First of all, out activity becomes legitimate and gains authority!

“From an empirical point of view, legitimation is a process whereby a given society considers an institution legitimate. Consequently, the institution inspires real obedience (i.e. the law is observed, no one challenges the power of the authorities)"(1).

There are several forms of self-organisation: citizens’ initiatives, non-governmental organisations, social movements and the voluntary sector (2). „Social self-organisation is a process where a local society organises itself on its own in order to resolve certain problems and satisfy its needs. The essence of self-organisation is a grassroot movement which acts for common  good” (3).

Every non-governmental organisation has by-laws which define its goals and scope of activity. “Good by-laws should contain provisions that will enable the association to operate efficiently. The by-laws of an organisation should be drawn up in accordance with the binding law. Otherwise, there may arise problems with the day-to-day running of the organisation”(4).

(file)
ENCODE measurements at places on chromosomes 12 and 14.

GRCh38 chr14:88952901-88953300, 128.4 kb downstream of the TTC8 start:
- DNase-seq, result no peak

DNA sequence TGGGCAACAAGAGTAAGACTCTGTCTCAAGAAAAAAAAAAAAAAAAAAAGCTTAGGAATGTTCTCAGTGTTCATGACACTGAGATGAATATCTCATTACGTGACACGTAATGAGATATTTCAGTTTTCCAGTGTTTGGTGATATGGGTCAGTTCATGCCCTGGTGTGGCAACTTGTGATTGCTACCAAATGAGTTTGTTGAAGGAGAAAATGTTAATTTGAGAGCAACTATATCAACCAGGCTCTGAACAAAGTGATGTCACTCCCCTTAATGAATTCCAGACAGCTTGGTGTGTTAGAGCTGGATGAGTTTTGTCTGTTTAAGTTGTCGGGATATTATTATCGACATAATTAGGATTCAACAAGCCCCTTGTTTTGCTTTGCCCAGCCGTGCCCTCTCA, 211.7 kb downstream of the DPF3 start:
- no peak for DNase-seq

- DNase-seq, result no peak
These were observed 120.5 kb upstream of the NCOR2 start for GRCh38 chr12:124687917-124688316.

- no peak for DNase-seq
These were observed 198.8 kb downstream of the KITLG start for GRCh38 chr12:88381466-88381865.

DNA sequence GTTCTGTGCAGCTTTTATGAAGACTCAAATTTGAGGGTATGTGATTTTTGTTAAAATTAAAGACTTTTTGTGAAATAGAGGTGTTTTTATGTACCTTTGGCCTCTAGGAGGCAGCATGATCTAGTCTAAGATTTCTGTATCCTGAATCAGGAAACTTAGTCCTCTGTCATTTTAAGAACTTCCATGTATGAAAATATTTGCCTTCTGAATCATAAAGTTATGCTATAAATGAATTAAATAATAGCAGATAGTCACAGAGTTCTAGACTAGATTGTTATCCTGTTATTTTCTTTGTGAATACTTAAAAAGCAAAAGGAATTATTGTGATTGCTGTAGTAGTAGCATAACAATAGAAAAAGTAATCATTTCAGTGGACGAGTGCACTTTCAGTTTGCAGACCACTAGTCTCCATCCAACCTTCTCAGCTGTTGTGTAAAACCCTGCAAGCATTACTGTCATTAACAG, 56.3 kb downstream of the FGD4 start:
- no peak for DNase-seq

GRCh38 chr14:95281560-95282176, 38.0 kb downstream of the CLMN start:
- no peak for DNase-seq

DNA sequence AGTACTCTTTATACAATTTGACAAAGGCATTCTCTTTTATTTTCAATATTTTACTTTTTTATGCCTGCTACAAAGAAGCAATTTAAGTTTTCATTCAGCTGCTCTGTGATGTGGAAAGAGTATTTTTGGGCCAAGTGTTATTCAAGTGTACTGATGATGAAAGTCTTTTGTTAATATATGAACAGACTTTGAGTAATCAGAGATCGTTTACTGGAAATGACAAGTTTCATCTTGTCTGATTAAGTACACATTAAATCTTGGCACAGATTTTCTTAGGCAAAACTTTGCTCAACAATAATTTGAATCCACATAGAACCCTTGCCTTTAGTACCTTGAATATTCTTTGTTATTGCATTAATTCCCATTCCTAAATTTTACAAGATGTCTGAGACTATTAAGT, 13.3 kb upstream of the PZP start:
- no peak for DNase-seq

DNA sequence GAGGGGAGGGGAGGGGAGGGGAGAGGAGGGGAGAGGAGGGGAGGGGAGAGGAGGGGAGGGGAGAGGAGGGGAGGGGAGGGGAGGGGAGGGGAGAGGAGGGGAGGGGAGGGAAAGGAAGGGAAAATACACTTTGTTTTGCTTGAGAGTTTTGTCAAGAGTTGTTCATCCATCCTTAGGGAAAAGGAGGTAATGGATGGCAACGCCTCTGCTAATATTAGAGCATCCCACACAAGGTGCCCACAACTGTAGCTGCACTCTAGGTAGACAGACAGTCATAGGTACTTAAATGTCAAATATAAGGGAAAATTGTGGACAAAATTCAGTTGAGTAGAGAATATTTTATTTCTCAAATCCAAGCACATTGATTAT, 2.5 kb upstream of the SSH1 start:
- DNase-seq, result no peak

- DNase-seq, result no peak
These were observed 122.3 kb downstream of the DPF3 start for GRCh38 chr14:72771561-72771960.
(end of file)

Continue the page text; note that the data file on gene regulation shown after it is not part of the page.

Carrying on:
I remember the time when I started to collect the documents necessary to register our association in the National Court Register. At first glance, this seems to be a difficult and complex procedure. I decided to take advice of a professional lawyer. How much did I have to pay? Nothing! I turned to , where I found legal aid.  

Look for lawyers who could help you to collect necessary documents for free!

Preparing a portfolio of documents in a proper way, you will avoid problems with  the registration of the organization in the National Court Register. It’s important!

Remember that your organization starts to exist officially on the date of its foundation and not registration! The will of the founders is binding in this respect.